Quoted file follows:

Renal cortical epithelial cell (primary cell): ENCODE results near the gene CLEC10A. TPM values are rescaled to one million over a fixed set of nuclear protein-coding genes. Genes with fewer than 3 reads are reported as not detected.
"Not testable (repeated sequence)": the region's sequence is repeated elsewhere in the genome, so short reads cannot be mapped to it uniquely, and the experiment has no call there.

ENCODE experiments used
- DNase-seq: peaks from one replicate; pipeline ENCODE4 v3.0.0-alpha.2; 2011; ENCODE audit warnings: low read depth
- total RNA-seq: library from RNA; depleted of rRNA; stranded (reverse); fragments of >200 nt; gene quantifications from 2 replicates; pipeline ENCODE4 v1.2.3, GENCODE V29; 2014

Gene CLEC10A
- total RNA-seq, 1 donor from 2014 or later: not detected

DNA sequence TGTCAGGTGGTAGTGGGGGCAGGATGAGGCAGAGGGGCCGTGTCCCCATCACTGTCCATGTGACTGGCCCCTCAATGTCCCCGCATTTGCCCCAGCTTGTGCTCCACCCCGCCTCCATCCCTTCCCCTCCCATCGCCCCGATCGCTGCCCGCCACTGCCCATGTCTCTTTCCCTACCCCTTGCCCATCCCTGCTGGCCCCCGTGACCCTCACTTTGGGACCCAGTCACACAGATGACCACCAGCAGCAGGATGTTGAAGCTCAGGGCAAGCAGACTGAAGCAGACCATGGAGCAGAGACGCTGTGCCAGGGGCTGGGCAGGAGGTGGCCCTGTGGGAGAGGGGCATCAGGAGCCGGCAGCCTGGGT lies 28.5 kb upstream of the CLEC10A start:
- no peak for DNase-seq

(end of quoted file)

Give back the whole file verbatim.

Renal cortical epithelial cell (primary cell): ENCODE results near the gene CLEC10A. TPM values are rescaled to one million over a fixed set of nuclear protein-coding genes. Genes with fewer than 3 reads are reported as not detected.
"Not testable (repeated sequence)": the region's sequence is repeated elsewhere in the genome, so short reads cannot be mapped to it uniquely, and the experiment has no call there.

ENCODE experiments used
- DNase-seq: peaks from one replicate; pipeline ENCODE4 v3.0.0-alpha.2; 2011; ENCODE audit warnings: low read depth
- total RNA-seq: library from RNA; depleted of rRNA; stranded (reverse); fragments of >200 nt; gene quantifications from 2 replicates; pipeline ENCODE4 v1.2.3, GENCODE V29; 2014

Gene CLEC10A
- total RNA-seq, 1 donor from 2014 or later: not detected

DNA sequence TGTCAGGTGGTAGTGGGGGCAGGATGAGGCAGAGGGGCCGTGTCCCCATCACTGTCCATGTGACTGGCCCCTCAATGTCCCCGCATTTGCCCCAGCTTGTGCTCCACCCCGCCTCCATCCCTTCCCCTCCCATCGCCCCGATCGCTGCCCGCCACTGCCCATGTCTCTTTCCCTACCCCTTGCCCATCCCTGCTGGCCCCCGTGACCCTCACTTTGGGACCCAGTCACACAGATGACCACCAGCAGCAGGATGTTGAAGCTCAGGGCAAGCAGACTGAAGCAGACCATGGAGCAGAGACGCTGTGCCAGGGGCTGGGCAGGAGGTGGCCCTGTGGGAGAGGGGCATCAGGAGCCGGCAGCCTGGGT lies 28.5 kb upstream of the CLEC10A start:
- no peak for DNase-seq